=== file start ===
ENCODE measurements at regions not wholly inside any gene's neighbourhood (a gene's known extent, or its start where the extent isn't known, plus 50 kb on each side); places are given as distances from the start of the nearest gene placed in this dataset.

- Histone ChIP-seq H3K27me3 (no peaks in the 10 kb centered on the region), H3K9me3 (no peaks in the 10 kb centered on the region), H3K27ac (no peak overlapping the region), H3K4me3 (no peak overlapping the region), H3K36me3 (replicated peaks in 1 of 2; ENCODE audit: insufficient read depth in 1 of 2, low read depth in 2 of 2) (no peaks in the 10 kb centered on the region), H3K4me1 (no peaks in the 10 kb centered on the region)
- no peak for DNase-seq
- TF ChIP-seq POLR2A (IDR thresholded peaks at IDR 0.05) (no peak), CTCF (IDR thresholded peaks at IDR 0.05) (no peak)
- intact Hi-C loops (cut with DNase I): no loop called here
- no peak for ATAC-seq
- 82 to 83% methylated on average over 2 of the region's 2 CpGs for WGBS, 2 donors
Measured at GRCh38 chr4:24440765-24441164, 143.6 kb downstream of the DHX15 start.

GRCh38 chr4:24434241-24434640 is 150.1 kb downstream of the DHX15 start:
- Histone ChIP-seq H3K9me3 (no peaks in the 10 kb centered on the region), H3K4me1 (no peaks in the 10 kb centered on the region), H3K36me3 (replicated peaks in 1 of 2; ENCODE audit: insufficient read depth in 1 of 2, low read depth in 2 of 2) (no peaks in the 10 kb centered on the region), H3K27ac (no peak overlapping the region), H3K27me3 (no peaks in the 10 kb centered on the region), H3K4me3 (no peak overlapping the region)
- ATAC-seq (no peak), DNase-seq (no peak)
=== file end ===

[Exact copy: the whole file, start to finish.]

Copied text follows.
ENCODE measurements at regions not wholly inside any gene's neighbourhood (a gene's known extent, or its start where the extent isn't known, plus 50 kb on each side); places are given as distances from the start of the nearest gene placed in this dataset.

- Histone ChIP-seq H3K27me3 (no peaks in the 10 kb centered on the region), H3K9me3 (no peaks in the 10 kb centered on the region), H3K27ac (no peak overlapping the region), H3K4me3 (no peak overlapping the region), H3K36me3 (replicated peaks in 1 of 2; ENCODE audit: insufficient read depth in 1 of 2, low read depth in 2 of 2) (no peaks in the 10 kb centered on the region), H3K4me1 (no peaks in the 10 kb centered on the region)
- no peak for DNase-seq
- TF ChIP-seq POLR2A (IDR thresholded peaks at IDR 0.05) (no peak), CTCF (IDR thresholded peaks at IDR 0.05) (no peak)
- intact Hi-C loops (cut with DNase I): no loop called here
- no peak for ATAC-seq
- 82 to 83% methylated on average over 2 of the region's 2 CpGs for WGBS, 2 donors
Measured at GRCh38 chr4:24440765-24441164, 143.6 kb downstream of the DHX15 start.

GRCh38 chr4:24434241-24434640 is 150.1 kb downstream of the DHX15 start:
- Histone ChIP-seq H3K9me3 (no peaks in the 10 kb centered on the region), H3K4me1 (no peaks in the 10 kb centered on the region), H3K36me3 (replicated peaks in 1 of 2; ENCODE audit: insufficient read depth in 1 of 2, low read depth in 2 of 2) (no peaks in the 10 kb centered on the region), H3K27ac (no peak overlapping the region), H3K27me3 (no peaks in the 10 kb centered on the region), H3K4me3 (no peak overlapping the region)
- ATAC-seq (no peak), DNase-seq (no peak)